HSE University Publishes Seventh Issue of Russian Regional Innovation Scoreboard
Moscow has kept its leading position on the Russian Innovational Scoreboard. The city demonstrates the highest level of economic, educational, and digital development. Second place goes to Saint Petersburg, and third place goes to the Republic of Tatarstan. The leaders also include the Tomsk Region, the Nizhny Novgorod Region, and the Moscow Region. These are the main results of the seventh issue of the Russian Innovational Scoreboard prepared by the Institute for Statistical Studies and Economics of Knowledge (ISSEK), HSE University.
ISSEK has been preparing the Russian Regional Innovation Scoreboard for almost a decade. This scoreboard is a professional analytical product used to substantiate regional policies. It relies on a hierarchical system of indicators that enable researchers to benchmark Russia’s regions in terms of their overall innovative development, the quality of their human capital and regional policies, digitalization potential, science and technology development, and other areas.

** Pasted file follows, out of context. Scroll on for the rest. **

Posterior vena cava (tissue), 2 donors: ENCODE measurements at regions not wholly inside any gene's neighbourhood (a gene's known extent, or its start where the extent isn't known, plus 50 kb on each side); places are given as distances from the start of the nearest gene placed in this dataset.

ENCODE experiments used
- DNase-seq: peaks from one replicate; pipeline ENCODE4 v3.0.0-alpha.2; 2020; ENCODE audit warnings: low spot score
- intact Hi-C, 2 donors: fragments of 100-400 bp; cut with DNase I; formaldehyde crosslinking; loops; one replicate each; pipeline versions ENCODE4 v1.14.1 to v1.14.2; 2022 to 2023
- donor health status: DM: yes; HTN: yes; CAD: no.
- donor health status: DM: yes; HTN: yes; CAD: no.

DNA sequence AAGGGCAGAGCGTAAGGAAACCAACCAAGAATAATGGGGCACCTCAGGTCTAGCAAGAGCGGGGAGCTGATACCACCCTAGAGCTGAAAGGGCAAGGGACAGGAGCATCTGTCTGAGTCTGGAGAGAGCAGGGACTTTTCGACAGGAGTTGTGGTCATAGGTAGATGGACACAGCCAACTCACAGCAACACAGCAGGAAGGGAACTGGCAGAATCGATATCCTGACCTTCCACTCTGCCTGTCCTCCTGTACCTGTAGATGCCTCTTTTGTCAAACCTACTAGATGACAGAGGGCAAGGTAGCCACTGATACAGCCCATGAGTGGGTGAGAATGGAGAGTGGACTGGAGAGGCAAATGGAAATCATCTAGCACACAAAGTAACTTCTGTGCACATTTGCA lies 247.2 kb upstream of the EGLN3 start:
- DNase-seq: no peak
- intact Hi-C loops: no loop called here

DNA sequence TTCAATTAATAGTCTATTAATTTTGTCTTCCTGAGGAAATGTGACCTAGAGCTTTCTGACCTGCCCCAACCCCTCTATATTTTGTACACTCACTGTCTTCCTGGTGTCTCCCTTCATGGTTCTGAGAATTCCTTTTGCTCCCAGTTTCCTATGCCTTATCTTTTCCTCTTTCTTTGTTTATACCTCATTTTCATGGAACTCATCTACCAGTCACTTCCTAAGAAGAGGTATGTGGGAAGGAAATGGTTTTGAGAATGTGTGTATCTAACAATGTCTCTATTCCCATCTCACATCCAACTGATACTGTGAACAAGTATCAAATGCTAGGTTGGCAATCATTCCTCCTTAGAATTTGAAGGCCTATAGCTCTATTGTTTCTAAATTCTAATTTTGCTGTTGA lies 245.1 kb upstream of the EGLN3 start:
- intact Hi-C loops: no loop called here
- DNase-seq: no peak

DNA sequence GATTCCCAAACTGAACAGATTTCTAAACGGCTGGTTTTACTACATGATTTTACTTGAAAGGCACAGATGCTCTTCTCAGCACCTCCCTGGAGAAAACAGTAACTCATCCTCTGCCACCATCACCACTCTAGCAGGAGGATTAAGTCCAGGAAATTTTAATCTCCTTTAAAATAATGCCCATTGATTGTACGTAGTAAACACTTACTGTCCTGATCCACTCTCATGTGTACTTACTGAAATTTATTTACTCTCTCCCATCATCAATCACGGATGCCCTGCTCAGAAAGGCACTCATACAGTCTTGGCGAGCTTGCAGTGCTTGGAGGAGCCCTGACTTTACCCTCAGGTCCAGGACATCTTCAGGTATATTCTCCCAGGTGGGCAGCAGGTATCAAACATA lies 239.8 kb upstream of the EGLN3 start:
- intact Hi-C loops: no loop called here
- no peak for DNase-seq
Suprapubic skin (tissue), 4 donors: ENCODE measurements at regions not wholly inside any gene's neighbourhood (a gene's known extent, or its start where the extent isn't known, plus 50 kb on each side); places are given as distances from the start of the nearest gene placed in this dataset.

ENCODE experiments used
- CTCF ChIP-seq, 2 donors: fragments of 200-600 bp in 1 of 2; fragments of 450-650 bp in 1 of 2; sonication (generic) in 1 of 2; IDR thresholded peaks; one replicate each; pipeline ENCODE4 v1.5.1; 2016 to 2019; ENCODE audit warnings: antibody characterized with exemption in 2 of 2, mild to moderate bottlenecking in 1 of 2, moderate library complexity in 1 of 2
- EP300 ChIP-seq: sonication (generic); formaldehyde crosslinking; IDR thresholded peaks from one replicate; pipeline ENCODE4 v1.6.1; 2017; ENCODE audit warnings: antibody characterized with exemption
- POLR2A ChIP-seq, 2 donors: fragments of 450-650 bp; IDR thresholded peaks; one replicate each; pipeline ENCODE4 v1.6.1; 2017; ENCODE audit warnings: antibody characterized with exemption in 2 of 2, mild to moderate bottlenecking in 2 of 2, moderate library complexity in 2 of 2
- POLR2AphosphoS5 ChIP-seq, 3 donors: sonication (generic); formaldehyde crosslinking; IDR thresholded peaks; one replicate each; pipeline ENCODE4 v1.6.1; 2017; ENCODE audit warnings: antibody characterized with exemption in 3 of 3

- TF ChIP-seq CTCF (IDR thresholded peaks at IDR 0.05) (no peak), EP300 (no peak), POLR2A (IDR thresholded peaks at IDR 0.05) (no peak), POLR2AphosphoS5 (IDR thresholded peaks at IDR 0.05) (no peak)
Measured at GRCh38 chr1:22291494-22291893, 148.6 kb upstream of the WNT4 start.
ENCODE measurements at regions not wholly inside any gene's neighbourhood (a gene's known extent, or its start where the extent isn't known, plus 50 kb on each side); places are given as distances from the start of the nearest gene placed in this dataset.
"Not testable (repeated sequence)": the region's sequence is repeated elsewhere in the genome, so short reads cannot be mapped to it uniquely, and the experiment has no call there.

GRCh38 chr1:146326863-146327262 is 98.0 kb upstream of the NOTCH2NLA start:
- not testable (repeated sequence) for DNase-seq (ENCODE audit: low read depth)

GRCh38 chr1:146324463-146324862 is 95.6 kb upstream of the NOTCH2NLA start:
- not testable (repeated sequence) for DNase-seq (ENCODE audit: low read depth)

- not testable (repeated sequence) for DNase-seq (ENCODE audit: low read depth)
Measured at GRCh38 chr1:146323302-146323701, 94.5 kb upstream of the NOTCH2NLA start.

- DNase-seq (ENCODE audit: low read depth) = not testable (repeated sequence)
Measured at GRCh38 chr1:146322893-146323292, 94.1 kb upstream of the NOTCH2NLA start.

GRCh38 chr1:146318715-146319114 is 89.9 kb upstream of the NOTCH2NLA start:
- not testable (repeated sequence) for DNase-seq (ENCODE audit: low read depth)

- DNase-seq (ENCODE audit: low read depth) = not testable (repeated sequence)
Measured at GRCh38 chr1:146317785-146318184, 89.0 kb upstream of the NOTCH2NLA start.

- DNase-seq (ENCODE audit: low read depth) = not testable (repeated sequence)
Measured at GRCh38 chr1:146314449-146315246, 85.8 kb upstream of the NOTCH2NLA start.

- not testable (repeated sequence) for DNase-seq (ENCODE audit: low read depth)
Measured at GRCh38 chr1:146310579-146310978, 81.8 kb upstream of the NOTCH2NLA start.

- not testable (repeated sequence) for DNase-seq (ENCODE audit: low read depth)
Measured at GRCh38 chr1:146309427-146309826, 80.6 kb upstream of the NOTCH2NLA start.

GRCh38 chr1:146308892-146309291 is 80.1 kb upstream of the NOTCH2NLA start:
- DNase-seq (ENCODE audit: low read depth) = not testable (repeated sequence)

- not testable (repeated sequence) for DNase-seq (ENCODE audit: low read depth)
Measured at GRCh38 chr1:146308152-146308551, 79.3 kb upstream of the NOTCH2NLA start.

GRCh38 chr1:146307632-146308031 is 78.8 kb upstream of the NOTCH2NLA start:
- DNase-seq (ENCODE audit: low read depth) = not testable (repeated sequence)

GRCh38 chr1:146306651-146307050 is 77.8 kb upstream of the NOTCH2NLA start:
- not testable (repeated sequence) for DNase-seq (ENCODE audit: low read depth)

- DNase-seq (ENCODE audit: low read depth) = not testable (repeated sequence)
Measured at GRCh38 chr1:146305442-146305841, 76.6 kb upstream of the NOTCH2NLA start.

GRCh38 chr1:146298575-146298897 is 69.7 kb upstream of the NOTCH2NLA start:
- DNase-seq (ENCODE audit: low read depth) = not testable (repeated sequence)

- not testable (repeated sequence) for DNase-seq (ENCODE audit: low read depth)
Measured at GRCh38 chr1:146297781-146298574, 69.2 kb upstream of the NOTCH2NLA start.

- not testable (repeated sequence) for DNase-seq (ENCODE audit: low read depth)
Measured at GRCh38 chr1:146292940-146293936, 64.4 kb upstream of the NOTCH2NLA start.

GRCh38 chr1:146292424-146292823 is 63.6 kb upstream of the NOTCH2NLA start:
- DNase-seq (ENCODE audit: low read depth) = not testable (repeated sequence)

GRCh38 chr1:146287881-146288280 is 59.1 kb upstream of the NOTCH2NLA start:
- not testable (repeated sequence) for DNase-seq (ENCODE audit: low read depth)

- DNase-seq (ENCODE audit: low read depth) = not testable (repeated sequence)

The seventh issue is based on a system of 53 indicators, which were significantly updated last year. The assessment of changes in innovation activity in the Russian regions is based on official statistics for the period of 2018-2019. The quality indicators of innovation policy, the regulatory framework, and organizational support for innovation policy, as well as the number of territories with special federal statuses and the number of innovation infrastructure facilities, were calculated using data for 2019.
According to the study, the Russian capital maintained its lead in the ranking of innovation development in Russia for the period of 2018-2019. The city continues to demonstrate the highest level of economic, educational, and digital development. The key to Moscow’s ranking success is its leading IT sector. The closest competitor—Saint Petersburg—falls behind by at least 30% in terms of its digitalization potential.